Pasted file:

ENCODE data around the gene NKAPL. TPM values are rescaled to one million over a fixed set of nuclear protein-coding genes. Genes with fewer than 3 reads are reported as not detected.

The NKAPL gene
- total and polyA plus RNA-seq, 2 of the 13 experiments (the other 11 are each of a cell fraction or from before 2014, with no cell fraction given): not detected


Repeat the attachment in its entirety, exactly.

ENCODE data around the gene NKAPL. TPM values are rescaled to one million over a fixed set of nuclear protein-coding genes. Genes with fewer than 3 reads are reported as not detected.

The NKAPL gene
- total and polyA plus RNA-seq, 2 of the 13 experiments (the other 11 are each of a cell fraction or from before 2014, with no cell fraction given): not detected